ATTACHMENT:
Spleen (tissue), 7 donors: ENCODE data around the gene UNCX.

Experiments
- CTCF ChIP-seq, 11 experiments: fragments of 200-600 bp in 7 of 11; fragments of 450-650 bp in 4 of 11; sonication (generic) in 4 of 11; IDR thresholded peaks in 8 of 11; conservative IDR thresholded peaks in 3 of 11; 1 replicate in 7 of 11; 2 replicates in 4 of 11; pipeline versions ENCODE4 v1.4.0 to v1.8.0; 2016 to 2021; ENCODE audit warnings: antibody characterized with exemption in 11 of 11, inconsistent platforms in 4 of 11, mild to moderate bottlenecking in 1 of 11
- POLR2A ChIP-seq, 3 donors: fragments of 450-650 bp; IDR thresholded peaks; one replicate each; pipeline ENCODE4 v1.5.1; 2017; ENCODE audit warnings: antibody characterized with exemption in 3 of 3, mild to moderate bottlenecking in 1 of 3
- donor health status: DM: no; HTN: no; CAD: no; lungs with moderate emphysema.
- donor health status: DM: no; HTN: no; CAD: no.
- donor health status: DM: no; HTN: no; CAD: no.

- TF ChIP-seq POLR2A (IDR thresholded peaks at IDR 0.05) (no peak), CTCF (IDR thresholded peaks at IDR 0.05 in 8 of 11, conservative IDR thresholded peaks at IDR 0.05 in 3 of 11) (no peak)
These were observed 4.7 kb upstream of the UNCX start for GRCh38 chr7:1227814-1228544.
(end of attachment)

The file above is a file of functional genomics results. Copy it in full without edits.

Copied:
Spleen (tissue), 7 donors: ENCODE data around the gene UNCX.

Experiments
- CTCF ChIP-seq, 11 experiments: fragments of 200-600 bp in 7 of 11; fragments of 450-650 bp in 4 of 11; sonication (generic) in 4 of 11; IDR thresholded peaks in 8 of 11; conservative IDR thresholded peaks in 3 of 11; 1 replicate in 7 of 11; 2 replicates in 4 of 11; pipeline versions ENCODE4 v1.4.0 to v1.8.0; 2016 to 2021; ENCODE audit warnings: antibody characterized with exemption in 11 of 11, inconsistent platforms in 4 of 11, mild to moderate bottlenecking in 1 of 11
- POLR2A ChIP-seq, 3 donors: fragments of 450-650 bp; IDR thresholded peaks; one replicate each; pipeline ENCODE4 v1.5.1; 2017; ENCODE audit warnings: antibody characterized with exemption in 3 of 3, mild to moderate bottlenecking in 1 of 3
- donor health status: DM: no; HTN: no; CAD: no; lungs with moderate emphysema.
- donor health status: DM: no; HTN: no; CAD: no.
- donor health status: DM: no; HTN: no; CAD: no.

- TF ChIP-seq POLR2A (IDR thresholded peaks at IDR 0.05) (no peak), CTCF (IDR thresholded peaks at IDR 0.05 in 8 of 11, conservative IDR thresholded peaks at IDR 0.05 in 3 of 11) (no peak)
These were observed 4.7 kb upstream of the UNCX start for GRCh38 chr7:1227814-1228544.